Pilot of the Jet Blue plane
Nick Jacobs (April 2, 2012)
Everyone described him as a rock-solid, noncontroversial human being, and all of his neighbors, friends and family were shocked by his actions.
Robert Bales, who was accused of killing 17 Afghan citizens, the commentator indicated that sleep deprivation and stress can turn any human being into a moral moron. “Your decisions become so clouded and incongruent that anything becomes possible,” he said.
There was also a very distressing Pittsburgh meltdown last week: A highly respected CEO in this area cracked and was arrested for fighting with the husband of his mistress. His listed salary was about $4 million. But more importantly, he was working to lead his organization in a new direction that could literally be a prime example of what may be possible in the new health-care arena of these United States. His path was truly one of great risk, amazing strength, and deep understanding of the new Healthcare Reform legislation.
It meant taking on the UPMC juggernaut while preserving choice in health care in the Pittsburgh region. It also meant managing numerous very strong personalities who either agreed, disagreed, or thought they could do whatever was to be done in a better way than their leader. Literally at stake were millions and millions of dollars. A $1.2 billion debt was also knocked into the risk portfolio because of his meltdown.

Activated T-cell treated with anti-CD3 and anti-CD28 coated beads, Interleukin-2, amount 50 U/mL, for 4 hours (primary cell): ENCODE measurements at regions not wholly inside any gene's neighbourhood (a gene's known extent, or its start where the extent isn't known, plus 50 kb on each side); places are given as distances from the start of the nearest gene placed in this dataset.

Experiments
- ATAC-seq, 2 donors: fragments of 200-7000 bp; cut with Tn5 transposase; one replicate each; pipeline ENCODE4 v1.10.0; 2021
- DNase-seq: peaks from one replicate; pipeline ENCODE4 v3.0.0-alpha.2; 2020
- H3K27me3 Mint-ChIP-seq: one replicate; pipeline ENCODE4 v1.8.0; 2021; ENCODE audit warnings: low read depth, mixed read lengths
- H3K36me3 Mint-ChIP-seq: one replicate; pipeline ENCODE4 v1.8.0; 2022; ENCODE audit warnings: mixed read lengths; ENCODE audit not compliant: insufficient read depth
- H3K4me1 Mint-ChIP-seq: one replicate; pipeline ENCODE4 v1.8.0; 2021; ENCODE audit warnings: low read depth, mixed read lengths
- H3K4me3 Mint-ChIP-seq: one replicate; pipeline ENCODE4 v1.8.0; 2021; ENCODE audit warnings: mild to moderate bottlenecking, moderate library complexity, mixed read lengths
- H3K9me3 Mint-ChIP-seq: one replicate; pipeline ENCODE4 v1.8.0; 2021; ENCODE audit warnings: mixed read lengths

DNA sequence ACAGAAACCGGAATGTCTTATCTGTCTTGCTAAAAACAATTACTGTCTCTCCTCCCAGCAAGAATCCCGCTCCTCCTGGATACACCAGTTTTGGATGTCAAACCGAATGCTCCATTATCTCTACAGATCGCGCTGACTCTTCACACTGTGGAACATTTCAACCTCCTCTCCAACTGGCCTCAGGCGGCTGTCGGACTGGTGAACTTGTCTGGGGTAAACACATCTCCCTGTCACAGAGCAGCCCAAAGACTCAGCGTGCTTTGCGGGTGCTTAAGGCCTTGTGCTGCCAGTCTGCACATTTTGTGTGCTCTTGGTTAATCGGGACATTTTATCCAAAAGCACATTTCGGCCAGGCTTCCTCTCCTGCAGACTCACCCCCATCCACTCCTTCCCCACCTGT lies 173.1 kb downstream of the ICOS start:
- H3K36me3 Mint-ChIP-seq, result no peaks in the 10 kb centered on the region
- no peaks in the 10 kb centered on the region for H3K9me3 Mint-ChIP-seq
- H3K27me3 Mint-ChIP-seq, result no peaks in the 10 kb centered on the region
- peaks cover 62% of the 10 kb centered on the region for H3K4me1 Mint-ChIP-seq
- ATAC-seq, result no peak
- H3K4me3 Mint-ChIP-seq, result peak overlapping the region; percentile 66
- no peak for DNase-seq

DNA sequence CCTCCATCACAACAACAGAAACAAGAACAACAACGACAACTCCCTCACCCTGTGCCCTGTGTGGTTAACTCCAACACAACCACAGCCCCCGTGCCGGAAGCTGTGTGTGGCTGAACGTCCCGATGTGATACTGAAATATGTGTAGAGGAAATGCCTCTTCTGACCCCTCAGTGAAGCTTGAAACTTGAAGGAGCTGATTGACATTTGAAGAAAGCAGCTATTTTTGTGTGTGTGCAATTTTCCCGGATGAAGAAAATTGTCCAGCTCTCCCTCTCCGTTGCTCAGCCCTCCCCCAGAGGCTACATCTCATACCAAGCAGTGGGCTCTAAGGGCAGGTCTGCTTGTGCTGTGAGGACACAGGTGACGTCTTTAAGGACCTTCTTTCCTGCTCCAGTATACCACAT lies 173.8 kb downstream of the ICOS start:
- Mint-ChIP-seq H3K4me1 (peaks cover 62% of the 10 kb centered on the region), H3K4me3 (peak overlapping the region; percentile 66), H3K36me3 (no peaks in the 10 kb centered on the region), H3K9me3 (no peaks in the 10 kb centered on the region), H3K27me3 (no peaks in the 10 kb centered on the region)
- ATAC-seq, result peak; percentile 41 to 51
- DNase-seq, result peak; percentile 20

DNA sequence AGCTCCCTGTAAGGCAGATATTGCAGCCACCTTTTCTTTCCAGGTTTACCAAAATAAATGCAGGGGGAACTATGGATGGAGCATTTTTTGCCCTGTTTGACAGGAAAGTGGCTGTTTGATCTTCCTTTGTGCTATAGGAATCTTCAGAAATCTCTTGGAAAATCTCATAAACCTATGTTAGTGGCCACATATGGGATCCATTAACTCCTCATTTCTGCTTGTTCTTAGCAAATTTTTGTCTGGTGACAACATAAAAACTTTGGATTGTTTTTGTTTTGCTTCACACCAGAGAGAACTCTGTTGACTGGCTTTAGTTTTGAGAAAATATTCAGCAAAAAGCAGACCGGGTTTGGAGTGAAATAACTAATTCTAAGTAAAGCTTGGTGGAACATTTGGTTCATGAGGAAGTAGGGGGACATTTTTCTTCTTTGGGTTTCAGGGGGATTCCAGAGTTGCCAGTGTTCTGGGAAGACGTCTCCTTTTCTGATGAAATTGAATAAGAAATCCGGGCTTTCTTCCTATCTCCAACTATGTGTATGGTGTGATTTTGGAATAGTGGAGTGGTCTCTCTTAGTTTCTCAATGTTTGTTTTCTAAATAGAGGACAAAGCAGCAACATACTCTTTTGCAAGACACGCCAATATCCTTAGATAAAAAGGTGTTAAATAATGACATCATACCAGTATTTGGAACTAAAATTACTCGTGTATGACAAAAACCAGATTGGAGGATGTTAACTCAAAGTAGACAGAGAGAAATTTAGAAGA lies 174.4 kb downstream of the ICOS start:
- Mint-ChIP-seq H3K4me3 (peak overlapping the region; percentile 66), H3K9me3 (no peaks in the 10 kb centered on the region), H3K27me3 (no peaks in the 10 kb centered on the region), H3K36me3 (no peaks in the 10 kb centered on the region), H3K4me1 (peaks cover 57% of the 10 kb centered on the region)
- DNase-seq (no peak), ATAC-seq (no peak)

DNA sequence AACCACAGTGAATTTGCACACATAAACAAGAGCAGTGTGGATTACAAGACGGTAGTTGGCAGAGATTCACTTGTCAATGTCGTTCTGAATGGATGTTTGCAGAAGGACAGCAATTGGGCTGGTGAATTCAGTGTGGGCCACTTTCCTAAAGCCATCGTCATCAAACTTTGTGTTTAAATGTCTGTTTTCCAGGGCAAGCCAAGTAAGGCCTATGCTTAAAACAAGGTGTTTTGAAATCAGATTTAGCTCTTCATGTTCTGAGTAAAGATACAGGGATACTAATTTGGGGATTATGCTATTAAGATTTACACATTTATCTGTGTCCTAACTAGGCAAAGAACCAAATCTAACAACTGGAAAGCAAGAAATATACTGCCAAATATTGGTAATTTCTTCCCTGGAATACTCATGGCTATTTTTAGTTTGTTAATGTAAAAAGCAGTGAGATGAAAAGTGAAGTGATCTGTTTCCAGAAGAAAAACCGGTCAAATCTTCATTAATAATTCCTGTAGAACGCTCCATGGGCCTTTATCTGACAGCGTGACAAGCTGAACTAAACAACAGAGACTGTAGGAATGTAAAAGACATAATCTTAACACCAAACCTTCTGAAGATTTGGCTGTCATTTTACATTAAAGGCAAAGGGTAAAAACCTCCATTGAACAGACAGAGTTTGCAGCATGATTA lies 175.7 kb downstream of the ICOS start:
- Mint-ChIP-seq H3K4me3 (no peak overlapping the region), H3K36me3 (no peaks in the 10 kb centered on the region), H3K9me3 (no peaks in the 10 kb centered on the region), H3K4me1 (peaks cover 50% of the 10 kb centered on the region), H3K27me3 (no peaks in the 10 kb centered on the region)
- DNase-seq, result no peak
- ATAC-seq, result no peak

Many countries regulate the work week by law, such as stipulating minimum daily rest periods, annual holidays and a maximum number of working hours per week. Most European countries include a spa week as part of their health prescription as well.
During a conversation with a business agent in the Netherlands, I told her I would see her in August, to which she replied, “You really don’t understand, do you? We threw out the Pilgrims and Puritans, and you still live by their standards. We have 54 days off a year, and no one will be here in August.”
It’s a well known fact that US workers put in the longest hours on the job in the industrialized nations, and we are spending the most on our health in the United States with some of the worst outcomes, and we are the only nation that does not provide health coverage for its population.
Bottom line: Maybe all of these guys, Dr. Melani, Staff Sgt. Bales and Capt. Clayton Osborn, all needed a break. Battle fatigue can be a dangerous enemy, and the results can be both economically and physically lethal.
On the other hand, maybe they just needed to trade places with their wives for a few weeks.
That’s when they would learn about real stress. In most cases, they get the kids up, make breakfast, make sure they have everything they need for school, work all day, get home, make dinner, wash, iron, clean, work out, help with homework, coordinate the books for the local youth league, get the kids bathed, feed the dog, make the beds and whatever.
Add onto that the fact that they usually have to deal with some “mean girls” stuff, and they still end up doing all of those required beauty things that involve wax and creams.
We can’t turn back the clock for any of these individuals mentioned above, but we can learn to carve out 20 or 40 minutes a day to nurture ourselves, to breathe deeply and to rid our minds of the unnecessary.
Take a hot bath, get a massage, go out with your dog or just try to walk your cat.
And don’t fly without a license.